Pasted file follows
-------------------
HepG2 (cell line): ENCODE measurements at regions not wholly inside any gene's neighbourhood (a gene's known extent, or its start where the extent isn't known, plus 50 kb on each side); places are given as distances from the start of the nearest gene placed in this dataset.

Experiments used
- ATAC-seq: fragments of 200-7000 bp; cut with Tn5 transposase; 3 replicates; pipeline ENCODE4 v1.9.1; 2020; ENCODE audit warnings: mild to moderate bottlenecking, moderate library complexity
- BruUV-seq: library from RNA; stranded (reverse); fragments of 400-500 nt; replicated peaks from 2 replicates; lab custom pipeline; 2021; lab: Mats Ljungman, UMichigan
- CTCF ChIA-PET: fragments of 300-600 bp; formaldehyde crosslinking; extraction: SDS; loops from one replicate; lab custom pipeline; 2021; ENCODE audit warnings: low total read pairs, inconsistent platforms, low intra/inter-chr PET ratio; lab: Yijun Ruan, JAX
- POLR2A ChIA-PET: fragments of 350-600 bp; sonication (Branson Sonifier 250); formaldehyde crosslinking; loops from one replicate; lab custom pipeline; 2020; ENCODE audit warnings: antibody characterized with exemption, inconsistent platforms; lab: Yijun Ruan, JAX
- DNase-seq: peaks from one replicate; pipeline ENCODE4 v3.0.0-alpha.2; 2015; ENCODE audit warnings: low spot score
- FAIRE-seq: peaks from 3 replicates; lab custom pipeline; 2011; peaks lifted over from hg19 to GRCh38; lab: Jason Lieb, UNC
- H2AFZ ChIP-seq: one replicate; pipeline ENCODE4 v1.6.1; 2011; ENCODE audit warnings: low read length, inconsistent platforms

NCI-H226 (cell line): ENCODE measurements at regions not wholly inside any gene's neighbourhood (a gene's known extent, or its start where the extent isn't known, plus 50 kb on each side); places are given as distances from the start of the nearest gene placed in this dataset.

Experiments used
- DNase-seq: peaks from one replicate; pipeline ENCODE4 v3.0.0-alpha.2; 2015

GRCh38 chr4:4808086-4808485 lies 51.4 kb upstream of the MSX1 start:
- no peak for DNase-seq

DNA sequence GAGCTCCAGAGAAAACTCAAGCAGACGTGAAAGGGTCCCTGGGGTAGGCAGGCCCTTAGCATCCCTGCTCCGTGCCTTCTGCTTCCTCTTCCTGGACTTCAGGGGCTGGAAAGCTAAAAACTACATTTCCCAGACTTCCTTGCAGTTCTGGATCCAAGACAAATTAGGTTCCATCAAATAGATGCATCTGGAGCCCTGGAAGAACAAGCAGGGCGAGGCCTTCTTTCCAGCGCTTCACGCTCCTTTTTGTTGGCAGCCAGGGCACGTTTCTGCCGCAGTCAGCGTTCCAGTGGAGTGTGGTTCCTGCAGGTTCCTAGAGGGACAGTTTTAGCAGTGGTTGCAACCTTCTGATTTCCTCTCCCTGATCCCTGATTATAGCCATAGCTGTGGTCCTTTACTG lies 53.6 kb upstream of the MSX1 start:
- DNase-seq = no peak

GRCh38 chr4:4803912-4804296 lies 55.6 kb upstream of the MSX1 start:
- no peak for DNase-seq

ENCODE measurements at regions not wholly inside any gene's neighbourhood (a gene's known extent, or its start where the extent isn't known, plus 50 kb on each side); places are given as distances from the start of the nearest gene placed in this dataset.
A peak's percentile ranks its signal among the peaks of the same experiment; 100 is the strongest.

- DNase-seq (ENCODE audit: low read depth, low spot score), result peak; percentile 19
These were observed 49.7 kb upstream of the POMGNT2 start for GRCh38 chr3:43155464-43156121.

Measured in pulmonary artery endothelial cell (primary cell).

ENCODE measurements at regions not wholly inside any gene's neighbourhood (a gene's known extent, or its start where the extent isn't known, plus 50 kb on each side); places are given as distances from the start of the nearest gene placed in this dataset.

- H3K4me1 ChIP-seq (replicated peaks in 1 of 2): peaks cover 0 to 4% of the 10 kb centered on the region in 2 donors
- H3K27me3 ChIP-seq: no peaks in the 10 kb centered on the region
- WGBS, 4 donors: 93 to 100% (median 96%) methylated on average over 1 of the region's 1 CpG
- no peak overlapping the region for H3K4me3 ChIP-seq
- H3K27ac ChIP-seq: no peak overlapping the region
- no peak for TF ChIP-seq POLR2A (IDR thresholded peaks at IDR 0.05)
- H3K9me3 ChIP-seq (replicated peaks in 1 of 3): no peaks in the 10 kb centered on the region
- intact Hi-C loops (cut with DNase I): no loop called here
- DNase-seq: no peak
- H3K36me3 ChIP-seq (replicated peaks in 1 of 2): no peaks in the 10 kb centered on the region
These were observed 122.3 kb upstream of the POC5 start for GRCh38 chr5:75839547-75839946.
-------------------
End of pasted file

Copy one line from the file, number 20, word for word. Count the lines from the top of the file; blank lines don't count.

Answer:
A peak's percentile ranks its signal among the peaks of the same experiment; 100 is the strongest.